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Exposure to Environmental Toxins

Do chemicals in the environment pass to infants through breast milk?

While some women may have detectable levels of chemical agents in their breast milk, no established "normal" or "abnormal" levels exist to aide in clinical interpretation. As a result, breast milk is not routinely tested for environmental pollutants.

Should women exposed to environmental toxins breastfeed?

Breastfeeding is still recommended despite the presence of chemical toxins. The toxicity of chemicals may be most dangerous during the prenatal period and the initiation of breastfeeding. However, for the vast majority of women the benefits of breastfeeding appear to far outweigh the risks. To date, effects on the nursing infant have been seen only where the mother herself was clinically ill from an toxic exposure.

For additional information regarding environmental contaminants and breast milk, visit

  • The American Academy of Pediatrics, Committee on Drugs. See also Table 7-Food and Environmental Agents: Effects on Breastfeeding.
  • Landrigan PJ (ed.) Chemical Contaminants in Breast Milk, Environmental Health Perspectives June 2002, 110 (6):A313–A315.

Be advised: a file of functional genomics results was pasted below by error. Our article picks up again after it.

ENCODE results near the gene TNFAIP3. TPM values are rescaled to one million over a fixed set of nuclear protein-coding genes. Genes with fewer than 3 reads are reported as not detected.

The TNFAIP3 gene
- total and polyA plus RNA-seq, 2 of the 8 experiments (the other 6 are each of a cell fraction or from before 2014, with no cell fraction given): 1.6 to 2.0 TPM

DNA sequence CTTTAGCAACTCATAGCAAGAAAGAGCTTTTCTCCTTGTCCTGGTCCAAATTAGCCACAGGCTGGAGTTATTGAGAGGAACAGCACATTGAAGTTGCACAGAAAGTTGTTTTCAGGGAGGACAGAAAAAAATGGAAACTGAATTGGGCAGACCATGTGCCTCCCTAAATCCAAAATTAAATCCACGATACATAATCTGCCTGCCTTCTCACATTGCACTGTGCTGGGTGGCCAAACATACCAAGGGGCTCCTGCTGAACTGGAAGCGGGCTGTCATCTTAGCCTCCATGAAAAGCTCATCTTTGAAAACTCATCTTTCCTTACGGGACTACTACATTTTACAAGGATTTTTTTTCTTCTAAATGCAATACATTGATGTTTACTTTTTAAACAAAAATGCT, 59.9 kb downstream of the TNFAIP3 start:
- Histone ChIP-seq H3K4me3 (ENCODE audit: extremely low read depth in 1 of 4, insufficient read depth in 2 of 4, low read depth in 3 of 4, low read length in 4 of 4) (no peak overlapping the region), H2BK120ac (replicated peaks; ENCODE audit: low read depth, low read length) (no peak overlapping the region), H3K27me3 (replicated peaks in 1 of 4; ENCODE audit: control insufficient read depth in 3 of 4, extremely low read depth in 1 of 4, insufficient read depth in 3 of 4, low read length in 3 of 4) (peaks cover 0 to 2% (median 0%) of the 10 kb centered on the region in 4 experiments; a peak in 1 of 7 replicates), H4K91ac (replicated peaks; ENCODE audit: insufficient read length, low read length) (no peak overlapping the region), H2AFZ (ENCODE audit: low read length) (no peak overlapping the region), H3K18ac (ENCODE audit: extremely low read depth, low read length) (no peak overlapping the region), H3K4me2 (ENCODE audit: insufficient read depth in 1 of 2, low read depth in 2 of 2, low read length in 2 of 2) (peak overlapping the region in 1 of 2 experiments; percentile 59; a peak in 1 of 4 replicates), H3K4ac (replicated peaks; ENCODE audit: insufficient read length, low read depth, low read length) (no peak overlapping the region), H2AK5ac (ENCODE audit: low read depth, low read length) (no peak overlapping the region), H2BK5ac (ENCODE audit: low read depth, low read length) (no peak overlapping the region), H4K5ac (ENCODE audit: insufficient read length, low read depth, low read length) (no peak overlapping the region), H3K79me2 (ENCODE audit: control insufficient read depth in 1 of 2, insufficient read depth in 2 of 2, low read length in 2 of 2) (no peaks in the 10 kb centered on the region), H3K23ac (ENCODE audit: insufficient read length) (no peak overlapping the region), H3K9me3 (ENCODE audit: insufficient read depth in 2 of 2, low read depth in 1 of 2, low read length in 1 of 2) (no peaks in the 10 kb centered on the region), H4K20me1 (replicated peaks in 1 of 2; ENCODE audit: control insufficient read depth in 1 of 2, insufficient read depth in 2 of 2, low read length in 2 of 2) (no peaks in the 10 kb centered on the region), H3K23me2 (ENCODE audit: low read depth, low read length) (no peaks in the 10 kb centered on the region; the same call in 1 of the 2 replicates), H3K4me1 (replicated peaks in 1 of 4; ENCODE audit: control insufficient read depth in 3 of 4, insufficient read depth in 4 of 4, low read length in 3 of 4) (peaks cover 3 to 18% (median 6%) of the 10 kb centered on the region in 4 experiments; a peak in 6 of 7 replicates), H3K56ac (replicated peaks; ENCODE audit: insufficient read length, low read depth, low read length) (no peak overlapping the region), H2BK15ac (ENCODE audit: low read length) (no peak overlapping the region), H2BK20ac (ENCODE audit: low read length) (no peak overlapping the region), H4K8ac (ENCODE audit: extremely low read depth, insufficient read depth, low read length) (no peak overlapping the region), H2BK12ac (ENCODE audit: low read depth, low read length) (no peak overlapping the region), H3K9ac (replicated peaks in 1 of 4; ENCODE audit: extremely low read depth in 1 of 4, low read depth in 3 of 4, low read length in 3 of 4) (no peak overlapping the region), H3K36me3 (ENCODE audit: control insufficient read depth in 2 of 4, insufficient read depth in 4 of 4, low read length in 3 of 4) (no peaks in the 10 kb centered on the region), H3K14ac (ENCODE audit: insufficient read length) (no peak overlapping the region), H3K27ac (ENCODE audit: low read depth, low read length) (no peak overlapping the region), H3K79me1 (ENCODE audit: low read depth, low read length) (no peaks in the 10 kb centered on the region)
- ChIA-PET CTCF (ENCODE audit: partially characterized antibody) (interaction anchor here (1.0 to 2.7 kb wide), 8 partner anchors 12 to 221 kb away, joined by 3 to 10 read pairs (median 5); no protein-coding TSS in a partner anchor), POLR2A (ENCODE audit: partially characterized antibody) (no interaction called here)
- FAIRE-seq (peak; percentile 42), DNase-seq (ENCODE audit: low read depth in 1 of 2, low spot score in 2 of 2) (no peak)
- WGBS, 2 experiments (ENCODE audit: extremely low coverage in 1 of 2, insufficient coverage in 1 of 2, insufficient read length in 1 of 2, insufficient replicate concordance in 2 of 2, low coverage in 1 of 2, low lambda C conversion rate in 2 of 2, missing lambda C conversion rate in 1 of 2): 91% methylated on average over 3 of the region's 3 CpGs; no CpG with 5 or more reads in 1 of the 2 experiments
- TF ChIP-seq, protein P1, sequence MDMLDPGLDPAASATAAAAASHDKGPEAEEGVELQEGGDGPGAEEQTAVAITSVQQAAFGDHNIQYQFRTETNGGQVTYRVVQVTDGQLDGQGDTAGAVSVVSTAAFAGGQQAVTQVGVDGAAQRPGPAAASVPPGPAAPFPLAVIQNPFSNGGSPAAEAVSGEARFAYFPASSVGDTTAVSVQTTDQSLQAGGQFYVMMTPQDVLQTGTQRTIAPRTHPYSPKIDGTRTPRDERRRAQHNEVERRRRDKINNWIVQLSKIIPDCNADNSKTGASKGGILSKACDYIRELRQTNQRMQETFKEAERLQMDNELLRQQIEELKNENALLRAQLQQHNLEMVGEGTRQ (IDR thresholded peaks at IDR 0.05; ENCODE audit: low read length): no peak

• CDC's Fourth National Report on Human Exposure to Environmental Chemicals Second National Report on Human Exposure to Environmental Chemicals
    The National Report on Human Exposure to Environmental Chemicals provides an ongoing assessment of the U.S. population's exposure to environmental chemicals using biomonitoring. Biomonitoring is the assessment of human exposure to chemicals by measuring the chemicals or their metabolites in human specimens such as blood or urine.
    The Fourth Report on Human Exposure to Environmental Chemicals has measured 212 chemicals in people's blood or urine—75 of which have never before been measured in the U.S. population. The Fourth Report includes findings from national samples for 1999–2000, 2001–2002, and 2003–2004. The data are analyzed separately by age, sex and race/ethnicity groups.

  • Rogan, Walter J. (1996) Pollutants in breast milk. Arch Pediatr Adolesc Med. 150(9):981–90.

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